Soccer in a Strange Land

Ever since I started following soccer, I have wondered why Israel competes against European soccer teams for World Cup qualification. Israel borders Syria and Jordan but plays against teams such as Russia and Sweden. Why doesn’t Israel play its World Cup qualifiers with the rest of its neighboring countries?

The Israeli national team was kicked out of the Asian Football Confederation (AFC) because a majority of Middle Eastern teams refused to play against them. Before Israel’s exile, it was an integral part of the AFC. For twenty years, Israel was a footballing mainstay in Asia. They hosted and won the AFC Asian Cup in 1964 and qualified for their first ever World Cup in 1970. Despite this golden age of football, anti-Zionism in Middle Eastern nations was rising to the surface. More and more Arab teams refused to play Israel. The breaking point was in 1973, when Israel fought a war against an Arab coalition led by Syria and Egypt on Yom Kippur, the holiest day of the Jewish calendar.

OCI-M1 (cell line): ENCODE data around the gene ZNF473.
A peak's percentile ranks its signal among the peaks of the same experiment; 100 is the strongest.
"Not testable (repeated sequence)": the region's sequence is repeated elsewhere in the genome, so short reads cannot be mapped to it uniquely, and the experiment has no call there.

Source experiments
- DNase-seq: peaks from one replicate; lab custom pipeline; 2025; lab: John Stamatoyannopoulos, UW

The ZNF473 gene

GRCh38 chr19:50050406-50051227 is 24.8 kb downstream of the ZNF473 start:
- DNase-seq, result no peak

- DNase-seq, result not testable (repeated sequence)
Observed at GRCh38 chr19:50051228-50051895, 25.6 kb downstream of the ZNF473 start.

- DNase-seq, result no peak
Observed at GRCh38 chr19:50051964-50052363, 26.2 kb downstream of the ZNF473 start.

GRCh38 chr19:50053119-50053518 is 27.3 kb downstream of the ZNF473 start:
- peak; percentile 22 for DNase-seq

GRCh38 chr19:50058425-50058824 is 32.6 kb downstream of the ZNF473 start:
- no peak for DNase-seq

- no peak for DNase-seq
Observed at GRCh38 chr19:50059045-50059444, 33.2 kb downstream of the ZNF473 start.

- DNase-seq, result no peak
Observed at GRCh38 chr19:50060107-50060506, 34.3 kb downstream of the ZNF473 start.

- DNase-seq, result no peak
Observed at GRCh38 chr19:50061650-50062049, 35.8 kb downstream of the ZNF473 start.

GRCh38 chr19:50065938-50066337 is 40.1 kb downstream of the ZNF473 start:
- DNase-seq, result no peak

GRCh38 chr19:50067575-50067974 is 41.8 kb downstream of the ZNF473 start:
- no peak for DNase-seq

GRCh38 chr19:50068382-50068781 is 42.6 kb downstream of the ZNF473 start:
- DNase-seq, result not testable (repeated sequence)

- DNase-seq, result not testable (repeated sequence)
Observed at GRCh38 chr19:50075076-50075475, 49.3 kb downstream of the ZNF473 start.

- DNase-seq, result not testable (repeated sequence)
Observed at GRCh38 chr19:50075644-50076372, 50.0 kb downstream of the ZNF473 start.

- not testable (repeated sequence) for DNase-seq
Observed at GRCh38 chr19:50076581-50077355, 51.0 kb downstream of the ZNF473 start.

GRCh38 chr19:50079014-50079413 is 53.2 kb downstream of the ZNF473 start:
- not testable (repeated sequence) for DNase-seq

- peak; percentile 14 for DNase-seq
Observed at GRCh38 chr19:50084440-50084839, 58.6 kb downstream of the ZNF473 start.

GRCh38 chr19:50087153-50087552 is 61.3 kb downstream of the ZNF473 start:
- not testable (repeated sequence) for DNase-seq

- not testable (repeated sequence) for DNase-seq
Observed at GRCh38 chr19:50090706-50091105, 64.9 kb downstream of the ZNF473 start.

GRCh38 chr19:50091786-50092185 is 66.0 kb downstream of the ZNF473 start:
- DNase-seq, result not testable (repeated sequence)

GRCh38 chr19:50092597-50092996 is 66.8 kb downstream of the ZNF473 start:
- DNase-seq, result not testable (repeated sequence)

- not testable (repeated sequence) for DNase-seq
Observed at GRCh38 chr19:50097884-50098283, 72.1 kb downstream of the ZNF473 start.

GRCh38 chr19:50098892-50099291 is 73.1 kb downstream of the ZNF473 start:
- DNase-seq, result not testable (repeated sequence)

After the war, Arab

governments refused to recognize

or negotiate with Israel. The AFC

then voted to expel Israel from

its organization, forcing the

soccer team to wander around

Oceania and Europe, looking for

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